After months of denials, President Donald Trump has acknowledged paying off porn star Stormy Daniels. Trump’s story about the $130,000 payment — what he knew about it and when — has evolved over time. (May 4)
WASHINGTON – Porn star Stormy Daniels and her brash attorney Michael Avenatti have for months been a leading force of resistance against the president.
The whole saga started with Daniels signing a nondisclosure agreement to stay silent about an alleged affair with President Donald Trump, just days before the 2016 election. Daniels hired Avenatti and the pair started their legal battle in March by filing a lawsuit seeking to be freed from the agreement.
Both immediately generated headlines. Avenatti became a prominent fixture on cable news and is now even considering running against Trump for president. Daniels appeared on Saturday Night Live, was awarded a key to a California city and enjoyed boosted profits from her appearances at strip clubs across the country.
And now, it would seem that both have won their lawsuit. Trump and Michael Cohen, Trump’s former fixer, appeared to distance themselves from the agreement in a pair of court filings on Friday and Saturday, agreeing the nondisclosure should be tossed.
Cohen said he wanted to dissolve the accord, be repaid the $130,000 he originally gave Daniels in exchange for her silence and have the case dropped. Trump’s lawyers said they have no intent to enforce the agreement and agreed it was void.
But Avenatti says he won’t accept their offers.
“My client and I will never settle the cases absent full disclosure and accountability,” he said. “We are committed to the truth. And we are committed to delivering it to the American people.”
Here’s why Avenatti is resistant and what all of this could mean:
The lawyer, Michael Avenatti, who represents porn star Stormy Daniels is seriously considering make a run at the 2020 presidential election.
What happens next?
So what happens now? Well, like many legal things, it’s convoluted. When Daniels first filed her lawsuit, the primary goal was to have the hush agreement declared null and void by a judge. But that has changed over time.
The lawsuit was amended and the complaint now includes claims Cohen defamed Daniels. Several other separate cases have also been filed, including a defamation lawsuit against the president and suit alleging Cohen and Daniels’ former attorney, Keith Davidson, conspired together against her.
Avenatti’s grand plan includes deposing the president and Cohen in a courtroom about what they knew about the agreement and others like it.
A legal expert says the strongest case in the legal web pertained to this nondisclosure agreement. Renato Mariotti, a Chicago-based defense attorney and former federal prosecutor, said Avenatti’s odds of deposing the president dropped with the back-to-back filings by Trump and Cohen, which could lead to the case being dismissed altogether.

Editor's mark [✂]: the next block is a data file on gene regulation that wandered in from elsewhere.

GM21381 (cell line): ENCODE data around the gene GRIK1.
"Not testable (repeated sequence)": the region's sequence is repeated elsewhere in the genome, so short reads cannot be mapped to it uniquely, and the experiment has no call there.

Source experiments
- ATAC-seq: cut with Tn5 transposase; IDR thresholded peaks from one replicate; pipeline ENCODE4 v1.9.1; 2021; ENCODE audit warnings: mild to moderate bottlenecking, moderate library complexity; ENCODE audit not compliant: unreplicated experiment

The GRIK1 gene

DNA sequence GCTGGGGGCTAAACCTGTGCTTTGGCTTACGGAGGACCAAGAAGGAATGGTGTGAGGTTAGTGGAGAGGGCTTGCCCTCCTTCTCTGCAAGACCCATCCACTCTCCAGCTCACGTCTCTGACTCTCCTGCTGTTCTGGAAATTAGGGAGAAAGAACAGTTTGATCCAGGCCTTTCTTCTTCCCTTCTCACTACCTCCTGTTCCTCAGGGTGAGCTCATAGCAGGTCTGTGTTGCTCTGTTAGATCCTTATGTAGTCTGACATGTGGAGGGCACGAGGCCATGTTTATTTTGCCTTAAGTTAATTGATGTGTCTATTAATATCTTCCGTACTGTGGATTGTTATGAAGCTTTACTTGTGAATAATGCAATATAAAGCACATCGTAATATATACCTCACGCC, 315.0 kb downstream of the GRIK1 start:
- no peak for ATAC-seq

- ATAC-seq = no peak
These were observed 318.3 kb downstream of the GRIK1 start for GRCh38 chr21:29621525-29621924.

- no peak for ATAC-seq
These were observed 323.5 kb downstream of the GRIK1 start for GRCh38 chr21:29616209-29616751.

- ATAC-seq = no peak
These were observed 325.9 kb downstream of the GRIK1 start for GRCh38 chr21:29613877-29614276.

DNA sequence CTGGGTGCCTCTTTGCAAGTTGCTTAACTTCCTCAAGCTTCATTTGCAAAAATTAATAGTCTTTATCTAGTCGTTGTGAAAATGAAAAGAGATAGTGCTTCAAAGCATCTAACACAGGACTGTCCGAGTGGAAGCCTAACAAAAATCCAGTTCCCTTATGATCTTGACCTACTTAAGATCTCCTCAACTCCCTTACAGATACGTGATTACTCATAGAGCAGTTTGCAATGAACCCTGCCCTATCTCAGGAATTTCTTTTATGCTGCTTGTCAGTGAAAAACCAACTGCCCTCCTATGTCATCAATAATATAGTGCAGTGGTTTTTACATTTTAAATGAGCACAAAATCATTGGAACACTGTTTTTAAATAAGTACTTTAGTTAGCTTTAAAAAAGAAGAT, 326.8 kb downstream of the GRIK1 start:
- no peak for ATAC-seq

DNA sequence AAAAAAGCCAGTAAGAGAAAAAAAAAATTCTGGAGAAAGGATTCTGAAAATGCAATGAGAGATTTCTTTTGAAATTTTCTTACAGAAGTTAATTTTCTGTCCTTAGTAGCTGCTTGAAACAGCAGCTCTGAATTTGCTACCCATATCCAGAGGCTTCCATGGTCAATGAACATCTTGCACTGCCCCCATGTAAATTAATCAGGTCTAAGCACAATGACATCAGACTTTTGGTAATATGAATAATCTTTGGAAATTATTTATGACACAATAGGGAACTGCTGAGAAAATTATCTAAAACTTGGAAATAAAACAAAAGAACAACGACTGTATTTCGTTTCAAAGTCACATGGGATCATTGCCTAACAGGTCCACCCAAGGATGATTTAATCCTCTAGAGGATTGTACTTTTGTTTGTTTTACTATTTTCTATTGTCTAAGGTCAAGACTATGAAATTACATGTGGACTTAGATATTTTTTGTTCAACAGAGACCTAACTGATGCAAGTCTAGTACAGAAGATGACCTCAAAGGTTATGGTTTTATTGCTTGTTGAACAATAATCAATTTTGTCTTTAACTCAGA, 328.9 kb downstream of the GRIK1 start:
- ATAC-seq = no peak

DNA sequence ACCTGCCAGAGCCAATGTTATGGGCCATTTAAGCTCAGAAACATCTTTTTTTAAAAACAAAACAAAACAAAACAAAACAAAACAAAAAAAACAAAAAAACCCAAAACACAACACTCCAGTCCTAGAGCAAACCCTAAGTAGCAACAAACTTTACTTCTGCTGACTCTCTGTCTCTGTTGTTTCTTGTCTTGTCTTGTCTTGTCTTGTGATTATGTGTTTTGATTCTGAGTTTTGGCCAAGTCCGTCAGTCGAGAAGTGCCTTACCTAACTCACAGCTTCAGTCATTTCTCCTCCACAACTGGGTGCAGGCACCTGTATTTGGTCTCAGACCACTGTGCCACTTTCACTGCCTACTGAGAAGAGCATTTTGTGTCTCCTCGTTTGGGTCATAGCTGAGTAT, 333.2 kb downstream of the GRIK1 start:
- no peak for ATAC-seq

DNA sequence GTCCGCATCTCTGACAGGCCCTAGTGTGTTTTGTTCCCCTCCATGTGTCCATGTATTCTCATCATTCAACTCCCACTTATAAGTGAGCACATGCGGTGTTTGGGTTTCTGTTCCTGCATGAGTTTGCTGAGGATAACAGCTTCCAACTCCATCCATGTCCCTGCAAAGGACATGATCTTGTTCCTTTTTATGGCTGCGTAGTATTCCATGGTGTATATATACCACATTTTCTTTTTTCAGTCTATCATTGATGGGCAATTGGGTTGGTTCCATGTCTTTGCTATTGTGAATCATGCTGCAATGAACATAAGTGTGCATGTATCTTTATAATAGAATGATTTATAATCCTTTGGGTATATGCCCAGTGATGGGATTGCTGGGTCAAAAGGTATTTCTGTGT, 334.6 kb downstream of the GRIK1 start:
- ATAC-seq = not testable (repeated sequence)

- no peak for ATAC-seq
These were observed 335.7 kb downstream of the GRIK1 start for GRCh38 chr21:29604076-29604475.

Avenatti pushed back against the back-to-back filings and said after Cohen’s court filing that he didn’t have to accept the offer to toss out the hush agreement and said he and Daniels “will never settle the cases absent full disclosure and accountability.”
But Avenatti might not have much of a choice if a judge agrees to dismiss the case.
“The rest of their [Daniels’] argument is pretty weak so what I think their [Trump and Cohen’s] legal strategy is, it’s to basically say ‘let’s moot out these contract claims and go forward on the weaker claims,'” Mariotti said, adding the idea of dissolving the bulk of the case could win favor with the judge presiding over the case and increase the probability of the case being dropped.
“It’s certainly a coordinated effort between both defendants and that doesn’t surprise me,” he said. “But this is what they should have done from the beginning. If they had, it’s possible this wouldn’t have become such a big problem.”
Not backing down
Avenatti told USA TODAY he has no plans of backing down from the case and said efforts by Trump and Cohen were “going nowhere,” rather just failed attempts to stall the case.
“This is just sloppy lawyers and more desperation by Mr. Cohen and Trump trying to avoid my questions,” Avenatti said.
He pointed to the defamation claim in the lawsuit and the other cases that he and Daniels have filed surrounding the issue. So, regardless of how a court views the offers from Trump and Cohen to drop efforts to enforce the agreement, Avenatti has other possible legal routes to pursue the president and a possible deposition.
“This is just one aspect and one claim of many we’ve filed,” Avenatti said, adding he planned to file a response to Trump and Cohen shortly.
Contributing: Associated Press
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